The earthquake that toppled building and spurred tsunamis not only wreaked havoc on the lives of millions of Japanese, but also affected renewable energy worldwide. Everyone agrees that this was an earthquake of historical proportions and yes, the Japanese with its history of the 1923 earthquake and spotless safety record for nuclear energy, was possibly the best prepared country in the world for this disaster. But that is the point, if we are on the nuclear precipice in Japan, then what does that say about countries less prepared, say Mexico right on our border. Every country and every continent is at risk, from South Africa to Ukraine to Canada.
The destructive power of the tsunamis was remarkable. I think that as kids we called tsunamis tidal waves. When you think of a 15 foot wave, you can conjure up on your mind a splash from a Hawaiian wave with a surfer bouncing down its face. The pictures of this tsunami tell a wholly different story. They look like a cauldron of evil relentlessly leveling anything and everything in their path. Within minutes, they had leveled entire towns, leaving only destruction and debris in their wake.
As terrifying as these tsunamis are, nothing could prepare the world for the utter breakdown in countless systems on several nuclear power plants in the aftermath of the earthquake. There is not necessarily shear panic on the streets, but the specter of a meltdown has caused deep concern not only in Japan but throughout the world—and especially the energy world, because nuclear energy up until the disaster in Japan was making a comeback.
Policymakers have again placed nuclear into the energy mix, because nuclear has had a stellar safety record over the last 24 years since Chernobyl. Proponents held France up as an example. France has 58 nuclear plants and generates almost 80% of its energy from nuclear power. There have been some accidents, but in general, France is seen as a model for incorporating nuclear energy into the energy portfolio of a country.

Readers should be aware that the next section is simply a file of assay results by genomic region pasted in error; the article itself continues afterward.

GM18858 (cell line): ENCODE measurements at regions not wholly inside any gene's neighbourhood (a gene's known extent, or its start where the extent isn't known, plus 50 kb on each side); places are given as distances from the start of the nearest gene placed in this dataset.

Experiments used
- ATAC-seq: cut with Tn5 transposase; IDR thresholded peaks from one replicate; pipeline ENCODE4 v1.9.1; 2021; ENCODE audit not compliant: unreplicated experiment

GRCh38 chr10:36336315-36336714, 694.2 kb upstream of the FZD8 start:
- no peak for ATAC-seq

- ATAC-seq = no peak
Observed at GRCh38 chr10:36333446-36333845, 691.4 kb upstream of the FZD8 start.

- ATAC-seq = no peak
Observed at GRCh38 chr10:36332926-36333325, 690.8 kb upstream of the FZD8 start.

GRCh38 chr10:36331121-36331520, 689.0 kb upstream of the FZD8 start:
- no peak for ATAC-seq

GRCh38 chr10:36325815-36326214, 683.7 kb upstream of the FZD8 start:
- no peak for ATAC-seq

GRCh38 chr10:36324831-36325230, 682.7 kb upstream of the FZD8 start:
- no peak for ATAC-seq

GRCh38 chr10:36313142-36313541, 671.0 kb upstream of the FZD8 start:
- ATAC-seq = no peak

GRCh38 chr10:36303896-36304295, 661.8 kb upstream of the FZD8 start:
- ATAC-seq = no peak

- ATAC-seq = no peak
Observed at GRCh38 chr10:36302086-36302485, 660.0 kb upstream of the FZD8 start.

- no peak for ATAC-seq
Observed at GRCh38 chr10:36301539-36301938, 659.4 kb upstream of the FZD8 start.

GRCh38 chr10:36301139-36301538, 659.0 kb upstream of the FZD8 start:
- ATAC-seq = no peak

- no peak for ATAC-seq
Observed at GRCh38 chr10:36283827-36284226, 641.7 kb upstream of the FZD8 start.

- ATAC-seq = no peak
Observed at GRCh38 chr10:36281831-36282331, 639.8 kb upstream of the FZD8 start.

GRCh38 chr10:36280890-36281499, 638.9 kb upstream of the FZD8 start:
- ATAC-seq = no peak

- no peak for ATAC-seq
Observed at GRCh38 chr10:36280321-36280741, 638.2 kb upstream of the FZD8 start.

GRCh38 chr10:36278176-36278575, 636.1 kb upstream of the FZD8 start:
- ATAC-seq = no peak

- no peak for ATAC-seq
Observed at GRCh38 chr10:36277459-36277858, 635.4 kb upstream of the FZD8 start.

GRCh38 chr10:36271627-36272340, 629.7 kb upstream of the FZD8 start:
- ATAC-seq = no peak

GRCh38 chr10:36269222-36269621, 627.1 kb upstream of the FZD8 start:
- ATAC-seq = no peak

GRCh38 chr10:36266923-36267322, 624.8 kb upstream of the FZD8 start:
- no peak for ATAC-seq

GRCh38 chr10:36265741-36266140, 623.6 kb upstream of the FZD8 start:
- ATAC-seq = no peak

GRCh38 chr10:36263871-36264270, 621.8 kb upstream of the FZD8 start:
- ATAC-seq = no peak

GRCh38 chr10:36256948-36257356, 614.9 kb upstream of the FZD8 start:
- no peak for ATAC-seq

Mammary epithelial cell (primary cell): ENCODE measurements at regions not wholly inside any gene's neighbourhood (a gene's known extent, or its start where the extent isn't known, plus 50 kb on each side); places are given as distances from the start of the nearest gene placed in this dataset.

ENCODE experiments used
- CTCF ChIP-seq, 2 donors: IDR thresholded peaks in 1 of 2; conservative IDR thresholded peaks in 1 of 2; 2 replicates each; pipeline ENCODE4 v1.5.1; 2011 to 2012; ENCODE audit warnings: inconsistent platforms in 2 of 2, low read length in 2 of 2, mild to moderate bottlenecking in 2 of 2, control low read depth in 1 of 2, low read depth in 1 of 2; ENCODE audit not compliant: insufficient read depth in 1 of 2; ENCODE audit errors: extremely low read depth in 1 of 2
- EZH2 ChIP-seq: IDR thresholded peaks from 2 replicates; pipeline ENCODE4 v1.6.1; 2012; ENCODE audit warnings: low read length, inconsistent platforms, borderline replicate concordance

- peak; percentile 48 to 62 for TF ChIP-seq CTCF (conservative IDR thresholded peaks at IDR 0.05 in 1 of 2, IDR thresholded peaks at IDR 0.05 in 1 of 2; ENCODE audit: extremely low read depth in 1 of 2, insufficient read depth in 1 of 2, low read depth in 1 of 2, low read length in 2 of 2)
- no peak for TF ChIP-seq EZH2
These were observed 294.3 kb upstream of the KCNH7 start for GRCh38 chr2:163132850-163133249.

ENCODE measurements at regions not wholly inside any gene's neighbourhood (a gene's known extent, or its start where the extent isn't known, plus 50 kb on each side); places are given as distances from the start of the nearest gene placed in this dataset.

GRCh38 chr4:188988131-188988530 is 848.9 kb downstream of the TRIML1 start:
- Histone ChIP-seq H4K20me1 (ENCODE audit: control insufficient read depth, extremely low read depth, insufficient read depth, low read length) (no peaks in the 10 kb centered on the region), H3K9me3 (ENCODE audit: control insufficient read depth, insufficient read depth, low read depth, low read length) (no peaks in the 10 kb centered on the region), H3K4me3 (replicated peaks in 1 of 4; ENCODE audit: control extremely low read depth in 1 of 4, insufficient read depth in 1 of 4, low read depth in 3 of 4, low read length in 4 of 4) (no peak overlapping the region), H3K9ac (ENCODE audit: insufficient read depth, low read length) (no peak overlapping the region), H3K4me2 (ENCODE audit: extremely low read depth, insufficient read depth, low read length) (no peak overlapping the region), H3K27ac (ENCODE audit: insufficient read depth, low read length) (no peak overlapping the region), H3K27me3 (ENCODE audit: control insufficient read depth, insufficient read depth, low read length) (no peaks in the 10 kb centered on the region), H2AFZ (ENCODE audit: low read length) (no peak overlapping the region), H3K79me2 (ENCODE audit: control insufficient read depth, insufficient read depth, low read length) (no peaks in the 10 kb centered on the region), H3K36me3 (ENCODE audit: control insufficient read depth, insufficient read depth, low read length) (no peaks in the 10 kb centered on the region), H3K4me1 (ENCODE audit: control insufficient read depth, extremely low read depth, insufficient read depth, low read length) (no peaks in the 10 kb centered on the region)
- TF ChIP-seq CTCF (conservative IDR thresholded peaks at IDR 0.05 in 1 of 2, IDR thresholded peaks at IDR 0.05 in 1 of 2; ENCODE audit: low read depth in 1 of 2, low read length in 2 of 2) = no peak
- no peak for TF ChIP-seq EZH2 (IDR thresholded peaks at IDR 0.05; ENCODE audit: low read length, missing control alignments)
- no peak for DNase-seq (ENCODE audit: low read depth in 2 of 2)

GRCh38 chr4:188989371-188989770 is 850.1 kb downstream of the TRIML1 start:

President Obama has recognized this eventuality in developing a comprehensive energy package for the United States. But just as the timing on offshore drilling could not have been worse with the Deepwater Horizon disaster, now just as Obama was getting ready to embrace (possibly not wholeheartedly) nuclear energy, the uncertain extent of the disaster in Japan will caused deep reservations about moving ahead with nuclear energy anytime soon.
For those who want to move more quickly with renewable energy and energy efficiency, the prospect of a nuclear energy disaster spells a clear path to a renewable energy clean solution. Solar farms and solar panels on homes are not going to spew radiation into the air and spell disaster in the event of an earthquake in California. But the calculus for renewable energy just got a lot more complicated as the tradeoffs that Obama can offer have now significantly narrowed.